Aboriginal Art from the Western Desert - Kintore and Kiwirrkura

These two Aboriginal settlements were originally established as outstations of Papunya. 

Many of the artists who had painted with the art teacher, Geoffrey Bardon, at Papunya then moved back to their own Pintupi homelands when these areas were established, creating another unique and wonderful area that is now known for it's own individual style of painting.

Aboriginal law men who had achieved the seniority to paint the Tingari Cycle now took their works to a whole new design level.  Complex patterns emerged that told the important and sacred story of the ancestral Tingari spirits

Walala and Warlimpirrnga Tjapaltjarri were probably the last of the desert men to emerge after living their entire lives in traditional way in the desert.  Both these men are now artists painting their Dreamtime journeys and country with acrylic paints on canvas.

Senior Aboriginal lawmen such at Ronnie Tjampitjinpa, George Tjungurrayi, (known as Hairbrush as if you saw his hair you'd understand why) and Charlie Tjungurrayi paint with a huge knowledge of their country and with deep spiritual conviction.  Their works are sought by collectors worldwide and hang alongside many of the famous European and Amercian artists.  Known for their very contemporary "look" they are based on stories thousands of years old.  Works below LHS, Walala, RHS, Ronnie Tjampitjinpa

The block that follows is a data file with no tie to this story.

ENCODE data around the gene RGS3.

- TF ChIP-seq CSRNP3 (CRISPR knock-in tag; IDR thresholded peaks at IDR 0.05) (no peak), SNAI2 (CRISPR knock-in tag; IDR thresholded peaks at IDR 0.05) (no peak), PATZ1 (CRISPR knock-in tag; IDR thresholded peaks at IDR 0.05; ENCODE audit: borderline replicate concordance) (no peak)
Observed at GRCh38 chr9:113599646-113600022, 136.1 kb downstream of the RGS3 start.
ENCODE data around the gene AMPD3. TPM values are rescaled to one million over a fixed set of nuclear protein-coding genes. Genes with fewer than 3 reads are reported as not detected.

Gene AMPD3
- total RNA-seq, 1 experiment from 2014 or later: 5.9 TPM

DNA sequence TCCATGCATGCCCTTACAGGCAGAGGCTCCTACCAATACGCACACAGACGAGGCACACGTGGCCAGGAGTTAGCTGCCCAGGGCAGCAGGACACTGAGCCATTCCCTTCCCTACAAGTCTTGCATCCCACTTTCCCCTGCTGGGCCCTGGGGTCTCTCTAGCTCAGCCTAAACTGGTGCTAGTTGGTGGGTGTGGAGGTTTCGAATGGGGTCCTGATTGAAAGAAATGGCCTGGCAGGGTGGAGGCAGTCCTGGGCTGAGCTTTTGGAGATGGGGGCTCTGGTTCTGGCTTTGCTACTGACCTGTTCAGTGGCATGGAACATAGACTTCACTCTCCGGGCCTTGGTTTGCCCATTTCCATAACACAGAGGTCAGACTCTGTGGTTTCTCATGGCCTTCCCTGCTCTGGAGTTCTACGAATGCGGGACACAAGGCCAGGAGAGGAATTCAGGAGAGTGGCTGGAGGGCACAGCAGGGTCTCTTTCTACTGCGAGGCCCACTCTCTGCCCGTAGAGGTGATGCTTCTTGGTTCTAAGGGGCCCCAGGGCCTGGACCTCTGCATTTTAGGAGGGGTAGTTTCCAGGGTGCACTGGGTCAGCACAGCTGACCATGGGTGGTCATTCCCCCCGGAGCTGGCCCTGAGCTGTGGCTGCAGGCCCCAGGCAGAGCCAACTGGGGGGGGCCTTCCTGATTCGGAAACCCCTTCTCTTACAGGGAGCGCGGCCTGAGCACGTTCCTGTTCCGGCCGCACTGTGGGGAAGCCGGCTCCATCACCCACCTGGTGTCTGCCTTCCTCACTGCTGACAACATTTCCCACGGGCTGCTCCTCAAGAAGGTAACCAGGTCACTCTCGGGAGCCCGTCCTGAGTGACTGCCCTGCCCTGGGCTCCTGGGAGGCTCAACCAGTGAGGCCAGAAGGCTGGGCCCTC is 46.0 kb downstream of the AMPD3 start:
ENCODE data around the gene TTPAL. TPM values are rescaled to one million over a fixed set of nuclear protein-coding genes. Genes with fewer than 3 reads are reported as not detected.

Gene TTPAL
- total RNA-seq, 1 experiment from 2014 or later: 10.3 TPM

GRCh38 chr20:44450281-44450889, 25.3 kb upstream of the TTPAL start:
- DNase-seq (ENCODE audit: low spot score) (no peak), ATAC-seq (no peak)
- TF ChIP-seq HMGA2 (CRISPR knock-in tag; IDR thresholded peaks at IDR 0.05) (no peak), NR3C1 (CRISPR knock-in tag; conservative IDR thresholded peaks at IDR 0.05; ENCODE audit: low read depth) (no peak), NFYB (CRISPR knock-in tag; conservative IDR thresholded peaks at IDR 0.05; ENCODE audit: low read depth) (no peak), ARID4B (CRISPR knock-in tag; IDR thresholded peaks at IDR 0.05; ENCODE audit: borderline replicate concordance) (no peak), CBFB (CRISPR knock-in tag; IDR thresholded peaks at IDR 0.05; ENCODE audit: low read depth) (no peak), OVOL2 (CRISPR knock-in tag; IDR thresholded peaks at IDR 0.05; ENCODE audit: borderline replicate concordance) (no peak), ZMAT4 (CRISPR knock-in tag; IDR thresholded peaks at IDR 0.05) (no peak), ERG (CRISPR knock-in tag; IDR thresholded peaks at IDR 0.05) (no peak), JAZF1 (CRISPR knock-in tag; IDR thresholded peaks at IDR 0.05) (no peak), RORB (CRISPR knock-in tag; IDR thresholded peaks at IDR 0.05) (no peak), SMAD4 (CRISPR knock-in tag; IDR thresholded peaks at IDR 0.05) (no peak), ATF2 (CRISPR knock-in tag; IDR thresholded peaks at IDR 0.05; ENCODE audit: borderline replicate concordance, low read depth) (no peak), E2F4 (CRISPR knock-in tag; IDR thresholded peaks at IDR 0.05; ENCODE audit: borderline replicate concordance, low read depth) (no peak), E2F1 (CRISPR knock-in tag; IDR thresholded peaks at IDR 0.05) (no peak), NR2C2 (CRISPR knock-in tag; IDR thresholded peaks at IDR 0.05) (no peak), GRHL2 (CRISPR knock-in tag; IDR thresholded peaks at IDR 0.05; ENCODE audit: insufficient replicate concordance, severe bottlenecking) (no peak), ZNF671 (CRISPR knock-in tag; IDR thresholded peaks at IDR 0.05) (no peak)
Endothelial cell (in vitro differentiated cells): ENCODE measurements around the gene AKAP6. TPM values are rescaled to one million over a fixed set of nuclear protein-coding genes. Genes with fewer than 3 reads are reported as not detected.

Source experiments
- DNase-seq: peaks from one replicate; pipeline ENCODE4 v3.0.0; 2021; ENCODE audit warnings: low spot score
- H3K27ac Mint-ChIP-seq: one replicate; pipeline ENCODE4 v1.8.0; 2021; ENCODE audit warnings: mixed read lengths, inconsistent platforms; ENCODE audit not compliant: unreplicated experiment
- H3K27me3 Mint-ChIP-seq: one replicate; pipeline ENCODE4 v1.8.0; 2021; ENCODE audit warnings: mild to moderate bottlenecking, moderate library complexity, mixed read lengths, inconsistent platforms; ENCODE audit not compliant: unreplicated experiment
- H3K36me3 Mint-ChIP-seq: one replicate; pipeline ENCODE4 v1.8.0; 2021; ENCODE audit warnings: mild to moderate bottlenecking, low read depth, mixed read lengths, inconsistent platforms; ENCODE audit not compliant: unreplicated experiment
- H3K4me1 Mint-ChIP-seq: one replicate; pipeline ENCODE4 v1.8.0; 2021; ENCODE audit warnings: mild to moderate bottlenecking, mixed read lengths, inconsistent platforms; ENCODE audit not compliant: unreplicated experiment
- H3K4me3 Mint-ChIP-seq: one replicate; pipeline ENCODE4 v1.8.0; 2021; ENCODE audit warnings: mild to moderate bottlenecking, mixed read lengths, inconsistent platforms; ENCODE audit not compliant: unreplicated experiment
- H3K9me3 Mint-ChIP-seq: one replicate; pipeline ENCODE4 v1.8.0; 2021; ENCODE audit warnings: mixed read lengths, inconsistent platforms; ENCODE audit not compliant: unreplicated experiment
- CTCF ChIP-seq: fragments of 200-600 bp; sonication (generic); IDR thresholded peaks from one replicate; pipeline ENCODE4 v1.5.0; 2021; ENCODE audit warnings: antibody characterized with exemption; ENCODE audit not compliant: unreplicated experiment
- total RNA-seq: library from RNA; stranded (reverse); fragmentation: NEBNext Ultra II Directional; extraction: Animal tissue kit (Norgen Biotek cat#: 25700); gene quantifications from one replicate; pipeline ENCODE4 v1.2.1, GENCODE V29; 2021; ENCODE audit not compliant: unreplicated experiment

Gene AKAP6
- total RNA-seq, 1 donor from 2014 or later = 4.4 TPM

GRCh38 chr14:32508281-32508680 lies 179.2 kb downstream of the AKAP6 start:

The Aboriginal women from Kintore and Kiwirrkura have also played an important role in the Aboriginal Art Movement, Nyruapayia Nampitjinpa, Naata Nungurrayi, Makinti Napangati and  Ningura Napurrula ,have left an indelible mark in the painting world.  LHS, Naata Nungurrayi and RHS Ningura Napurrula


Australian Aboriginal Art commented on 27-Dec-2012 06:18 PM
The blog post gives information about the aboriginal art and the creations made by them.Thanks a lot for sharing such a beautiful art form.Regards to you.Australian Aboriginal Art

Post a Comment

Captcha Image

Trackback Link
Post has no trackbacks.